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Library Philosophy and Practice 2009

ISSN 1522-0222

Effectiveness of Library Resources in the Libraries of Agricultural Research Institutes in Nigeria

Lily Oluebube Ezeala, PhD
Technical Services Unit, Library Division
National Veterinary Research Institute
Vom, Nigeria

 

Introduction

Nigeria's agricultural research institutes in Nigeria were founded during the period of colonial administration (1861-1950). They passed through the periods of internal self-government (1951-1960), and have continued to develop and grow during the post-independence era. There are fourteen agricultural research institutes in Nigeria, which were founded in different circumstances at different times to satisfy different agricultural needs (Idachaba 1987). The purpose of these institutes is to conduct research in various areas of agriculture to enhance agricultural production. Research results are communicated to farmers through agricultural extension. Each institute's responsibilities call for specialized information collections to achieve their objectives and to function efficiently. The agricultural research library is responsible for supplying and organizing information that is relevant to the work of the institutes.

The agricultural research libraries face problems that may make them ineffective: poor funding, poor infrastructure, and lack of technology. These libraries cannot improve without evaluation of the present situation. This study assesses the level of user satisfaction with agricultural research institutes' library resources in order to identify impediments to effectiveness and offer research-based solutions.

Literature Review

Nigerian agricultural research institutes face rising demand for scientific data and information, which places more demand on the libraries. Fabunmi (2004) describes library effectiveness as including information customized to meet individual needs, stating that effective library systems are timely in delivery, meet their specific needs, are easy to understand/use, and are delivered by courteous and knowledgeable staff.

Effective research libraries provide ICTs that aid timely delivery of information in response to researchers' needs. ICTs are combined with standardized information delivery techniques. Librarians in administrative and management positions coordinate these things to provide an effective system. Nwalo (1997) advises that library effectiveness be measured in terms of the satisfaction expressed by library users.

The effectiveness of library resources and services can be measured in various ways. Nwalo (1997) citing Ene (1978) states, "libraries are judged by set objectives. [And] application of set standards to measure the quantity of operations." Ifidon (1977) observes that library evaluation can use both qualitative and quantitative techniques. Irrespective of whether the evaluation is quantitative or qualitative, parameters are set to be judged by users, who are in the best position to evaluate the effectiveness of the library. Agricultural institute researchers should have the prerogative of evaluating the agricultural research institute libraries. Kellaher (2005) gives six reasons why library evaluation from user's perspective is very important.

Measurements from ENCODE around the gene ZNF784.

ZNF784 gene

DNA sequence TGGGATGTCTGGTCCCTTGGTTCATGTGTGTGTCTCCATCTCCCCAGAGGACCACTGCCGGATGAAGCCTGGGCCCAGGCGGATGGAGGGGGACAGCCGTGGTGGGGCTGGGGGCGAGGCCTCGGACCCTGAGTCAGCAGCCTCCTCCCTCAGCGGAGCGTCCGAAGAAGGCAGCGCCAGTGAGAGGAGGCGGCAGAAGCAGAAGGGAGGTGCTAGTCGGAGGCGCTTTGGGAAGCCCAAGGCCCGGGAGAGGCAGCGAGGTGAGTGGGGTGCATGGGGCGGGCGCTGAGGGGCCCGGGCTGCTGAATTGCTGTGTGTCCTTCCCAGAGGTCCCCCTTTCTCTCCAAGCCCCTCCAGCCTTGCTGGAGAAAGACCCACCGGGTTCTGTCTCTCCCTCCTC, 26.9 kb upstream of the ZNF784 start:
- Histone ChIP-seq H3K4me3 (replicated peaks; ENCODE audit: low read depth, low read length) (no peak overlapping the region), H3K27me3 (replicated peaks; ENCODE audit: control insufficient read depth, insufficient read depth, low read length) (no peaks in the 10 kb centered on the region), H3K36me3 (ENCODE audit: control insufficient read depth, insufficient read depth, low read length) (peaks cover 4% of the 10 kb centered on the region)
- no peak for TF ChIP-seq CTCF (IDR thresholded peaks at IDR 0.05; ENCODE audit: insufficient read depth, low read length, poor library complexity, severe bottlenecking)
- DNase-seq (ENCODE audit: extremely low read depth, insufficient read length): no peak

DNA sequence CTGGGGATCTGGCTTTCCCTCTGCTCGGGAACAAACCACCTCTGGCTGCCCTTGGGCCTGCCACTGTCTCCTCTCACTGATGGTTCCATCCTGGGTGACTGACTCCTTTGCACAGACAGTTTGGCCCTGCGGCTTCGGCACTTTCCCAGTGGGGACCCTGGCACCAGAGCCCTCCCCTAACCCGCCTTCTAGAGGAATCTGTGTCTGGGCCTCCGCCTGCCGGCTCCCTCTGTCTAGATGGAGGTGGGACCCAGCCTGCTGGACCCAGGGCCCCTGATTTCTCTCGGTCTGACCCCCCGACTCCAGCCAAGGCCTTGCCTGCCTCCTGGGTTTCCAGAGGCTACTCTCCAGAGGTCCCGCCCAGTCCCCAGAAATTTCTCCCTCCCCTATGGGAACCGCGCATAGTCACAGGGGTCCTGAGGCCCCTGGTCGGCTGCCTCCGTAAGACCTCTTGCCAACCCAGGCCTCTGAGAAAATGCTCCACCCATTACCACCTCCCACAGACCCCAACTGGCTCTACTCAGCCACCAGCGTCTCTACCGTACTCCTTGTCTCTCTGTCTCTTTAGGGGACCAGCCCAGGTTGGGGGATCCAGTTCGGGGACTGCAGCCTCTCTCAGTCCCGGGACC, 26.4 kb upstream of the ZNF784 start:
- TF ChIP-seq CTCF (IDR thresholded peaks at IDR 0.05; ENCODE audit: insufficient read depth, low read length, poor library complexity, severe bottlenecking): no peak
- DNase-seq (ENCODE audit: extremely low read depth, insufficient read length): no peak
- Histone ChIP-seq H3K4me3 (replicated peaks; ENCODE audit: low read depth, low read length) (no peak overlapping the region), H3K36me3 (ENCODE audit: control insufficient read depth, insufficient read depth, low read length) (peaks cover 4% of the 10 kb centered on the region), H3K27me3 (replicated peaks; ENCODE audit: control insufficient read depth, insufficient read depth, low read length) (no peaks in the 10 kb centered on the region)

• the place of initiative services;
  • the quality of these services;
  • the flexibility of these services;
  • users ability to effect changes to services they receive;
  • how initiative service can fit with mainstream services; [and]
  • how the library might develop mechanisms for assuring quality in library resources and services.

The scope of this study covers facilities available in the libraries, serials collection, library services, and special services such as selective dissemination of information (SDI), current contents search, and reprography. Library adequacy variables in this study are internal to the library.

Methodology

This is social survey research that involves systematic collection of data about opinion, attitudes, feelings, and behaviors of people (Aina, 2002). The survey technique was chosen for this research, which involves evaluation of the information services of many research libraries and their diverse resources. This total population for the study consists of research officers in the fourteen agricultural research institutes in Nigeria. The research officers include veterinary doctors, medical laboratory scientists, animal health scientists, horticulturists, biochemists, agricultural scientists, and so on. The research officers in the branch offices (Outstations) were not involved because a majority of such branches do not have libraries.

The objectives and the hypotheses of this study necessitated the use of questionnaire, structured interview and direct observation to collect the required data.

Result and Interpretation

Table 1: Assessment of user satisfaction with Electronic Resources

Types of Electronic Resources

Responses

 

Very Inadequate

Inadequate

Fair

Adequate

Very adequate

Total

 

No

%

No

%

No

%

No

%

No

%

No

%

Functional Computers

Photocopying Machines